Grace Coddington: Model, author and the creative heartbeat of Vogue magazine

Defying both tragedy and naysayers, who told her that she didn’t have what it took to be a fashion model, Grace Coddington, now 77, is and will always be the epitome of fashion, courage and heart.

Who would have thought that the remote island of Anglesey, situated on the foamy north coast of Wales, would spawn a fashion figurehead the likes of Grace Coddington? Born Pamela Rosalind Grace Coddington in 1941, this unforgettable icon — more familiarly known as Grace — is the definition of creative innovation.

Throughout her childhood and most of her teenage years, Coddington’s family managed the Trearddur Bay Hotel, a 42-room guest house surrounded by cliffs and rocks. True to its rustic setting, the hotel had no television, room service or ensuite toilets. White china chamber pots were tucked away under each bed, and the upscale rooms enjoyed the luxury of in-room wash basins. Coddington loved to sail the Argo, her sailboat, and play table tennis with the guests, most of whom she beat handily. (Later, she would take inspiration from children’s books by Lewis Carroll in some of her favourite fashion shoots.)

As a teen, Coddington dreamed of a more glamourous life by perusing the pages of the traditional British weeklies, as well as her sister’s copies of Vogue magazine. Vogue’s avant-garde images appealed to Coddington. She was enthralled with movie stars such as James Dean, whom she watched at the local theatre in the neighbouring town of Holyhead.

“[Coddington is the] “heart and soul of Vogue, its guardian at the gate, its beacon of excellence.” — Anna Wintour

Eventually, Coddington felt like rough-and-tumble Anglesey was closing in on her, so she set off to London’s West End to take a two-week course at Cherry Marshall modelling school. In 1959, the aspiring model moved to the Notting Hill district of London, where she waited tables. That same year — ignoring a tutor’s pronouncement that she didn’t have what it takes to be a model — Coddington entered a modelling competition in British Vogue and ended up winning the “Young Idea” category. Some of her tests shots were taken by none other than Antony Armstrong-Jones, the future Lord Snowdon and future husband of Princess Margaret.

Coddington was on her way. She graced a series of high-end covers, including Vogue (U.K.), Harper’s Bazaar (U.K.), Elle (France) and Queen. She met with Eileen Ford, the guru of modelling agencies (although that meeting did not go well — Ford plucked out all of Coddington’s eyebrows); modelled for Mary Quant, the era’s toast of the town; and became the inspiration for newly minted hairdresser Vidal Sassoon.

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A trés chic fashion model and long-time creative director of both the British and American editions of Vogue, Coddington is famous for her ever-changing look. She’s been Debutante Grace, Go-Go Grace, Jet-Set Grace and freckled Flower Child Grace, to name but a few of her looks. The chameleonic Coddington has consistently been a mirror reflecting the styles of the day. In her early 20s, she was in a serious car accident that sliced off her left eyelid. A model’s face is her stock in trade, so many thought she would never work again. But then, poignantly, Grace the Phoenix emerged. After two years and five plastic surgeries, she went on to become one of the most definitive faces of the trendsetting ’60s.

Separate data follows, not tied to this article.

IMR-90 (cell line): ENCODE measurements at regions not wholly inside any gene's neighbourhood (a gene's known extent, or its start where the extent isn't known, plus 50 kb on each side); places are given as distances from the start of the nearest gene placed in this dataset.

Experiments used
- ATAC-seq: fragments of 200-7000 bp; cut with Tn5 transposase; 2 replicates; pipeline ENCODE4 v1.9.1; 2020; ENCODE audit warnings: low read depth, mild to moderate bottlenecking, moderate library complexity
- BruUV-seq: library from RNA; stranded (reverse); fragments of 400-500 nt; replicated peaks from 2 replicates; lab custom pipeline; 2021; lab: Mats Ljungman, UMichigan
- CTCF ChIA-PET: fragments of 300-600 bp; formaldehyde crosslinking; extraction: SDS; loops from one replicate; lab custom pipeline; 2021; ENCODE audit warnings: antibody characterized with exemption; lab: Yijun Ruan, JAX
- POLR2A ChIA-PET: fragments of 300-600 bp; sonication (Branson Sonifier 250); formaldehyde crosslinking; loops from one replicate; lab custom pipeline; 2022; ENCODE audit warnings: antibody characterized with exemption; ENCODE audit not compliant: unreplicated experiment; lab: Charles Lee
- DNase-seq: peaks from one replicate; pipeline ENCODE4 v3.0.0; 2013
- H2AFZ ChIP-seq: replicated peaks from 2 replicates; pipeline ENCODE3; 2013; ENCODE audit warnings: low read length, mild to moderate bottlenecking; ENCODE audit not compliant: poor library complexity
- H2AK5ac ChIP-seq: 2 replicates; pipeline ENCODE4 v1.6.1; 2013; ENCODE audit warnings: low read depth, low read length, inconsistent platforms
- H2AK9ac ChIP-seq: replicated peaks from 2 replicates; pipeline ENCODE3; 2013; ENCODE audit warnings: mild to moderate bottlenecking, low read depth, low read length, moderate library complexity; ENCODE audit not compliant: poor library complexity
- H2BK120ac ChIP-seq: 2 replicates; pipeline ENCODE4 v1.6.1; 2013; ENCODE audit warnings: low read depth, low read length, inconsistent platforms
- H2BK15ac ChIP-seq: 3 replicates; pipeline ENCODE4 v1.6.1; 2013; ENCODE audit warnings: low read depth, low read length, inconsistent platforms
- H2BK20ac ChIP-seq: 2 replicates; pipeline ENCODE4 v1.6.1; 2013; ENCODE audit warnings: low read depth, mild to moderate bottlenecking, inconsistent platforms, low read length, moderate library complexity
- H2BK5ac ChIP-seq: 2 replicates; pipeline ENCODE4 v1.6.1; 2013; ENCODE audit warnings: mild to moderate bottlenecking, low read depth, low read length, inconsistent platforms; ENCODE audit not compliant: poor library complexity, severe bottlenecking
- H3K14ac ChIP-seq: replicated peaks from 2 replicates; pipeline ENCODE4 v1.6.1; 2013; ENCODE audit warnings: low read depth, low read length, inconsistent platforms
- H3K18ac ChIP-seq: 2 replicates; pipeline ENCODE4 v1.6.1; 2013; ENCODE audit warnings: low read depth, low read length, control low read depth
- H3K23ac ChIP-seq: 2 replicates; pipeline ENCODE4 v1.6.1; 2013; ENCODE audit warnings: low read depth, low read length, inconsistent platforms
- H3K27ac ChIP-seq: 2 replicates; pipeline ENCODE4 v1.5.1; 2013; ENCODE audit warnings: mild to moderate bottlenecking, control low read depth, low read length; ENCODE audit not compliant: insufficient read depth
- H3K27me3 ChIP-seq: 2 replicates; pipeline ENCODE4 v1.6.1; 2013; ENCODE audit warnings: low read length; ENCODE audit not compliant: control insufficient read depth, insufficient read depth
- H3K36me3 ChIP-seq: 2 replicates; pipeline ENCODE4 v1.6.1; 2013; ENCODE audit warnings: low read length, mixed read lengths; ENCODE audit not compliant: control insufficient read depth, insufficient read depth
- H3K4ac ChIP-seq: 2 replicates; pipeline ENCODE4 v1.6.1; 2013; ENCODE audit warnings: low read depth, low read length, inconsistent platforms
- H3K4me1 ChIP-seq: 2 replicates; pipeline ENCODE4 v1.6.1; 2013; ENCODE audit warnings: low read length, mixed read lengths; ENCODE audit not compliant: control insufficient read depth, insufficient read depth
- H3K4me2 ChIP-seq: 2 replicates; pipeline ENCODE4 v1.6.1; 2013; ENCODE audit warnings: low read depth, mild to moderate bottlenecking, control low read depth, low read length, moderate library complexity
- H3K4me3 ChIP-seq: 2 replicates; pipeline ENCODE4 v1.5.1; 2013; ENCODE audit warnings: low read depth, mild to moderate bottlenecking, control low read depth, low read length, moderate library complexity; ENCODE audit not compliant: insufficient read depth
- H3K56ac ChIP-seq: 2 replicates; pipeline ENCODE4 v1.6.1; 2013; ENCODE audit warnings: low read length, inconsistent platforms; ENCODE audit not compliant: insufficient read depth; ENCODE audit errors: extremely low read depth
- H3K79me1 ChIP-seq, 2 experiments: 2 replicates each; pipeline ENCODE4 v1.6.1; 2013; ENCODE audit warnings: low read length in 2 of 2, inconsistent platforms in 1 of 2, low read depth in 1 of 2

When Coddington was 27, she was told by an ill-humoured fashion editor that she was too old to model anymore. Coddington agreed. Innovative and intrepid, she met with Vogue editor Beatrix Miller, who gave her a job as junior fashion editor at the paltry annual sum of £1,100. But Coddington was undeterred and, in fact, was quickly recognized for her ability to intuit coming fashion trends before they happened. She rose from the rank of junior editor to fashion director of British Vogue, before taking the role of creative director of American Vogue under the wing of famously larger-than-life editor-in-chief Anna Wintour. On the occasion of Coddington’s 70th birthday, Wintour credited her with being the “heart and soul of Vogue, its guardian at the gate, its beacon of excellence.”

Coddington’s photo shoots have been described as “transforming static studio portraiture into modern vivid tableau and turning location shoots into cinematic narratives” (Grace: Thirty Years of Fashion at Vogue). She travelled the world, creating glossy photo spreads that graced multiple full pages in Vogue. Collaborating with A-list photographers, including Norman Parkinson (it is said that he discovered Coddington), Arthur Elgort, Mario Testino and the inimitable Annie Leibovitz, upped Coddington’s game. Together with photographer Bruce Weber, she developed a unique pastoral photographic style steeped in Aestheticism and authenticity. Another photographer, John Cowan, gave her the nickname “The Cod” to match supermodel Jean Shrimpton’s nickname “The Shrimp.”

There have been numerous art exhibitions honouring Coddington’s work, including Short Stories: Celebrating 25 Years of Vogue Fashion by Grace Coddington, at L.A.’s Fahey/Klein Gallery in 1994. In 2002, Coddington, along with Karl Lagerfeld, was awarded a lifetime achievement award by the Council of Fashion Designers of America.

Even now, at 77 years of age, Coddington remains a paragon of creative innovation. She launched her eponymous perfume, Grace by Grace Coddington, in collaboration with Comme des Garçons. The fragrance is inspired by her love of English roses, and the bottle stopper is shaped in the likeness of a cat’s head — a whimsical nod to her passion for felines. Coddington believes that cats can feel their owners’ emotions, and she regularly consults with a cat psychic. The former and current owner of several cats, Coddington’s home is known as “Cat Central” to her New York friends. And in 2006, Coddington and her partner, Didier Malige, compiled her many sketches of her cats into a book, The Catwalk Cats.

Coddington writes four stories annually for American Vogue, and in September 2018, she hosted a new six-episode original series, Face to Grace, on the video network Made to Measure. And although Coddington was dead set against being profiled in the influential 2009 documentary The September Issue (about the production of the September 2007 issue of American Vogue), fashionistas can look forward to eventually seeing her story on the big screen. Coddington’s Grace: A Memoir (written with Michael Roberts in 2012) was optioned for film in 2015 by well-known independent company A24. She’s come full circle from the days of travelling to Holyhead to swoon over movie stars — fittingly, it’s life imitating art, imitating life.

www.gracecoddington.com
@therealgracecoddington